The organoid field has emerged from pioneering work of the group of Hans Clevers which has shown initially the possibility of generating gut organoids from Lgr5+ stem cells (5). These findings have now been reproduced and extended to other tissues and organoids have been obtained from several adult tissues. More recently, IPSC-derived organoids came into the forefront of stem cell research, due to the fact that as compared to adult tissue-derived organoids, they offer the possibility to combine the self-organization potential of iPSCs and the possibility of directing these cells toward potentially to any organ-specific differentiation (6).
Based on the events of human embryonic intestinal development, Spence at al first showed the possibility of generating intestinal organoids using a series of successive growth factor additions allowing endoderm induction, patterning and morphogenesis from human embryonic stem cells (H1, H9) and from four lines of iPSC. Interestingly, the 3D intestinal structures showed functional features of intestinal epithelium such as absorption and exocrine functions (7). Similarly, using self-organizing embryonic stem cells, Nakano et al. (8) have shown the possibility of generation of 3D optic cups.
in vitro models of brain development have also been possible with the advent of iPSC-derived organoids technology. In 3D culture systems, it was possible to generate mini-brains with highly specialized zones and structures such as cortex and radial glial cells and to model human microcephaly (9). The initial methodology has now progressed to the stage where it is possible to generate highly specialized cells such as oligodendrocytes and astrocytes (10) as well as long-term culture procedures of cerebral structures leading to highly specialized advanced brain organoids to study later stages of neural development (11). Finally the possibility of generating separately different parts of human brain has been described (12).
In the field of kidney development and kidney diseases, iPSC-derived kidney organoids allowed the possibility of generating highly specialized structures such as distal and proximal tubules as well as glomeruli with podocytes with a transcriptomic features similar to that of human fetal kidneys (13). iPSC-derived kidney organoid technology is of interest not only for gaining pathophysiologic insights but also to determine the effects of drug development in the transplant setting, for instance to evaluate the toxicity of tacrolimus (14).
The complex structure of the liver can also be reproduced using iPSC-derived organoid technology. One of these studies has shown the possibility of obtaining transplantable 3D hepatic buds with functional activities by the combined culture of iPSC-derived endoderm directed toward hepatic differentiation along with mesenchymal stem cells and the endothelial HUVEC cell line (15) Hepatic organoids can also be obtained from normal or patient-derived iPSC to model human hepatic diseases (16, 17). Although adult liver tissue can be targeted to generate hepatic organoids, iPSC-derived liver organoids can have a potential advantage of their expansion ability, which can be of interest for toxicology purposes allowing to screen large numbers of compounds in the industrial setting (17). ESC and iPSC-derived cardiac structures can be obtained with highly reproducible methods, giving rise to contractile structures including the possibility of morphological compartmentations such as cardiac chambers (18). This technology represents also an important tool for drug screening but also for disease modeling using patient-derived iPSC (19) (Figure 1).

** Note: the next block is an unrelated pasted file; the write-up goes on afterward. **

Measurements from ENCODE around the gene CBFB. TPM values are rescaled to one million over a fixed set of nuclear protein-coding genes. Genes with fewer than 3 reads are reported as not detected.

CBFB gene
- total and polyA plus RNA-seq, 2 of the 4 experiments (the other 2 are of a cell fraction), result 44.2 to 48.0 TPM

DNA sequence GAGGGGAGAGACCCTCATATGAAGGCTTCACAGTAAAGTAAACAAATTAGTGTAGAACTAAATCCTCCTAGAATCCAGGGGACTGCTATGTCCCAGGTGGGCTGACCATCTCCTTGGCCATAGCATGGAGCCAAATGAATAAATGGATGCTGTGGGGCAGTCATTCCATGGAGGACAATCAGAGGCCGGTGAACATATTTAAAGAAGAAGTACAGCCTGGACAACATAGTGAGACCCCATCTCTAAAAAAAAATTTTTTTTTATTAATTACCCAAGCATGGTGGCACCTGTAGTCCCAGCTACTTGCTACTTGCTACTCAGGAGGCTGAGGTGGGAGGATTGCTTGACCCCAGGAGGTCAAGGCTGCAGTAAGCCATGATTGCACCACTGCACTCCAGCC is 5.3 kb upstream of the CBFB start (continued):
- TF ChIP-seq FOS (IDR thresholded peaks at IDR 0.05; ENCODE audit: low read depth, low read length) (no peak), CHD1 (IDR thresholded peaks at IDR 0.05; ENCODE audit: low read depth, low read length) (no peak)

The multicellular nature of the lung can also be recapitulated using IPSC-derived organoids (20) allowing generation of 3D structures containing lung progenitors, alveolar type 2 (AT2) cells as well as airway cells and alveolar macrophages (21). In this field, the organoid technology has been used to model hereditary lung diseases such as cystic fibrosis with demonstration of gene correction potential (22).
It therefore appears that the unique pluripotent nature of iPSC is a major asset for the generation of organoids-in-a dish toward any types of structures with advantages but also disadvantages as compared to adult-tissue-derived organoids, as summarized in Table 1.
Finally, this highly sophisticated technology with several steps of culture may hold promise not only for the study of infectious diseases (such as SARS-Co-V2) but also for therapeutic purposes as an ATMP product (see below).